Reading, Teaching, Learning

Tuesday, September 4, 2012

Same Sun Here

I had the privilege of being the guest blogger today at Nerdy Book Club.  I'm sharing my post here, too.
 
Same Sun Here by Silas House and Neela Vaswani, the audio version narrated by the authors, played in my car while I was driving from Cincinnati to my parents’ home in Somerset, Kentucky, over Labor Day weekend. When it ended, I felt deflated. How could I part with 12-year-olds River Dean Justice and Meena Joshi, the authors’ voices ringing in my head – Silas House’s lyrical, lulling southern drawl and Neela Vaswani’s spunky, open-hearted staccato Indian accent? They had both won a place in my heart and will never leave. I can only hope House and Vaswani might show mercy and write a companion novel or sequel.

River and Meena chose each other as pen pals in a class project. Their classmates are surprised when they decide to write letters instead of e-mails, thus this epistolary novel. They have a lot in common: absent fathers who need to look for work away from their families, grandmothers they adore, struggles with friends and school, and causes bigger than themselves. It doesn’t seem possible they could find these commonalities when they live in such vastly different environments – he in the rural Kentucky mountains, and she in Chinatown in New York City – and starkly contrasting backgrounds – River has never left Kentucky and Meena is an immigrant from India – but they realize their hearts and sun are the same.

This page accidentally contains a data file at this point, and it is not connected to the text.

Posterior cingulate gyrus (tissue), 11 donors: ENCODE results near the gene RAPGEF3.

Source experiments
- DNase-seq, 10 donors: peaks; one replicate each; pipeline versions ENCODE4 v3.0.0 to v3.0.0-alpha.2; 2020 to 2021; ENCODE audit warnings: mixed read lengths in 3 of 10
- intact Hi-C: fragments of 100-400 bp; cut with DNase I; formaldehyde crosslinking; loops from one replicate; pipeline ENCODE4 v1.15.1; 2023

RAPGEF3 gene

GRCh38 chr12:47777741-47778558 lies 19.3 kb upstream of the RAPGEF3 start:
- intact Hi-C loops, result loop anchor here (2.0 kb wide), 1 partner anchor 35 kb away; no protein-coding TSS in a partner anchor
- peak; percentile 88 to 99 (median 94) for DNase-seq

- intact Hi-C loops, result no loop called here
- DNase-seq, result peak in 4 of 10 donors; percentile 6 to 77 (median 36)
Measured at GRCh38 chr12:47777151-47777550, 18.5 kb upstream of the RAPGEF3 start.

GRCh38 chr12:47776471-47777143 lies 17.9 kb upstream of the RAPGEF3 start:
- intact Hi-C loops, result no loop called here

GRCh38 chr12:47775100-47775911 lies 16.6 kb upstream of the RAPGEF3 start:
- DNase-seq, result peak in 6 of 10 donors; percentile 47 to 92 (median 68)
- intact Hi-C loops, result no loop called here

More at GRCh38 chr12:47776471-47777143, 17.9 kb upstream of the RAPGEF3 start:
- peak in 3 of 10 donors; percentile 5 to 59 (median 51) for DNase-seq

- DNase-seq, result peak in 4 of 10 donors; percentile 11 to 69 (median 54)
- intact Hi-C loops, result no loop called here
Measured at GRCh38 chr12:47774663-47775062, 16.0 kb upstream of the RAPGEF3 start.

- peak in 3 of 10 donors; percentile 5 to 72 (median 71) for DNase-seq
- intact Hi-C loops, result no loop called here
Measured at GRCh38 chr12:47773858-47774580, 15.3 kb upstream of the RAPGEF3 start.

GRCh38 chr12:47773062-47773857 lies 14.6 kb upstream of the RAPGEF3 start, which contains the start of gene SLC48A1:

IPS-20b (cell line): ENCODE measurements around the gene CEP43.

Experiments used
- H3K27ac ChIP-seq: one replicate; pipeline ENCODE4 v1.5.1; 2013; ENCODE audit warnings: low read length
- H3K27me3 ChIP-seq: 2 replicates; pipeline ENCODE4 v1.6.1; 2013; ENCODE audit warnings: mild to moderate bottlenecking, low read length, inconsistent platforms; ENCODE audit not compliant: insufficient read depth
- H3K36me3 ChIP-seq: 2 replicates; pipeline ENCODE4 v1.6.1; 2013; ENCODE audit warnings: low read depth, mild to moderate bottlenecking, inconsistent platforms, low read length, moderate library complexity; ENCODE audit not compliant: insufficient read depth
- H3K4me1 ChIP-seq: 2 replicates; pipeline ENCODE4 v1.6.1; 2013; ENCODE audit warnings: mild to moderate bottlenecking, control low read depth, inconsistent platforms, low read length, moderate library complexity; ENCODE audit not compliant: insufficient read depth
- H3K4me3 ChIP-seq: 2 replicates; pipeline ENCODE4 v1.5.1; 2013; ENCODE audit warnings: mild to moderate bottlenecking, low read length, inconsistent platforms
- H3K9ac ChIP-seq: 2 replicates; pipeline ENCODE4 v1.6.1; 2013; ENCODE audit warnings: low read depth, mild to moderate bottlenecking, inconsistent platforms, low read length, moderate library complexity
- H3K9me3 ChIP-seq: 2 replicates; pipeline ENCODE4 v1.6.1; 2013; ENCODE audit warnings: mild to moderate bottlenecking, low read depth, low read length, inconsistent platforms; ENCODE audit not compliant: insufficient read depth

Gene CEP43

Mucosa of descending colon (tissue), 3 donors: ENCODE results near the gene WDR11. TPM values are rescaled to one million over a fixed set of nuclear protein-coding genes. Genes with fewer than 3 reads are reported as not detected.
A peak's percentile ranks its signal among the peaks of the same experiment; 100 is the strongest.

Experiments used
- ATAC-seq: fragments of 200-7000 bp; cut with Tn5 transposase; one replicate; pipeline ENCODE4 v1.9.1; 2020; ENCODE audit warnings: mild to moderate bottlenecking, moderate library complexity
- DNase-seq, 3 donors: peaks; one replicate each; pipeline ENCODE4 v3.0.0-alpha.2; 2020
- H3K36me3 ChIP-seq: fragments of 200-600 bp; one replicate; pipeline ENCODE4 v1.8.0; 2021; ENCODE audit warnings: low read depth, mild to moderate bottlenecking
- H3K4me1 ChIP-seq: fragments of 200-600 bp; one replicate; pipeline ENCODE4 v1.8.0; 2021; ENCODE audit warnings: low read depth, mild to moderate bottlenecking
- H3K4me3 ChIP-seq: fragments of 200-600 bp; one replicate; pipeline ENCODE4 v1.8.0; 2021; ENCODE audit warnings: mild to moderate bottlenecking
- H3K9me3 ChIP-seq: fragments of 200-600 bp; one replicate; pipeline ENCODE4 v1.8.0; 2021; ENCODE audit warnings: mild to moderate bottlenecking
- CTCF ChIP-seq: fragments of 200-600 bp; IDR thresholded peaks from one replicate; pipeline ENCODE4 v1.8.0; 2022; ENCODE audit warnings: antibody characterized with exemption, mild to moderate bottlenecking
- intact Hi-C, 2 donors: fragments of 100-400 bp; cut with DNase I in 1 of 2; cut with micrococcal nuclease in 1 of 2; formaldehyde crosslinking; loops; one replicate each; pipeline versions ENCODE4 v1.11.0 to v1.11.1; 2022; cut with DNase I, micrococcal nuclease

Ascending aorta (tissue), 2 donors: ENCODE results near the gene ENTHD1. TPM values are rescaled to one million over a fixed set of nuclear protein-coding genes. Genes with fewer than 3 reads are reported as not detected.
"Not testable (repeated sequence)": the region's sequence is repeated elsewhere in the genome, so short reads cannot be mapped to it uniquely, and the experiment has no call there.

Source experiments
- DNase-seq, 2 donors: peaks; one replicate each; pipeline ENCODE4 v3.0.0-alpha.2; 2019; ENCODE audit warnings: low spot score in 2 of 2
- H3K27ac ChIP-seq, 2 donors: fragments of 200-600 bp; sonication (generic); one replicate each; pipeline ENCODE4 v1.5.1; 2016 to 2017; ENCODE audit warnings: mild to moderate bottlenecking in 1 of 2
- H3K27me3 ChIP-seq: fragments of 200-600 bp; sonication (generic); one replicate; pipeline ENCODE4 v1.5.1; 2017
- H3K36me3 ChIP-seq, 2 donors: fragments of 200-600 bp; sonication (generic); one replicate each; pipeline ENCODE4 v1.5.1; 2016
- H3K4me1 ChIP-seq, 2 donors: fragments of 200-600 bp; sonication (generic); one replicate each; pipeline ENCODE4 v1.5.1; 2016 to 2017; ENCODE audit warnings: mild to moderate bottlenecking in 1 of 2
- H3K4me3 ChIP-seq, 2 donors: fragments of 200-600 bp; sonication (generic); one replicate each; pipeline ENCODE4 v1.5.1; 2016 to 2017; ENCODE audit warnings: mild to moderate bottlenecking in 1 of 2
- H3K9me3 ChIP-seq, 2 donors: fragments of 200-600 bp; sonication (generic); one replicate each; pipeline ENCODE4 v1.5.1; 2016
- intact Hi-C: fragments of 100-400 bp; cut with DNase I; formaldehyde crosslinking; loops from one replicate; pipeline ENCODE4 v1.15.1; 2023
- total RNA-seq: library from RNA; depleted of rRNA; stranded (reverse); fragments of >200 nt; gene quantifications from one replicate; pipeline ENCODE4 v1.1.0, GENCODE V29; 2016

THE CUMBERLAND GAP

CHINATOWN IN NYC
River and Meena correspond about Obama’s election and inauguration, basketball, death, the sights and sounds of their hometowns, their grandmothers and families, food, poetry, rent control and Mountain Top Removal, ethics, stereotypes, homosexuality, and much to River’s chagrin, making out and shaving. The reader (or in my case, the listener) finds herself laughing out loud and tearing up throughout this endearing story. Mountain Top Removal becomes an integral part of the plot. If you go to Silas House’s website, http://silashouse.weebly.com/, you can find out more about his writings, life, and causes. Neela Vaswani also has a fascinating website, http://neelavaswani.com/home-static.php.

The audience for this book is tricky. I see it won the 2012 Parent’s Choice Fiction Award for ages 10 and up, so that’s a good place to start. I would use it in the classroom for writing launches such as writing letters as a genre, choosing first person point of view, using sensory details in describing setting, and reading lessons for teaching theme and character traits. This novel would also lend itself well to a unit on immigration or a science unit on environmental concerns. The best use of this novel is to enjoy a brilliantly told story about two kids who bridge social, environmental, cultural, and language barriers to connect under the same sun.

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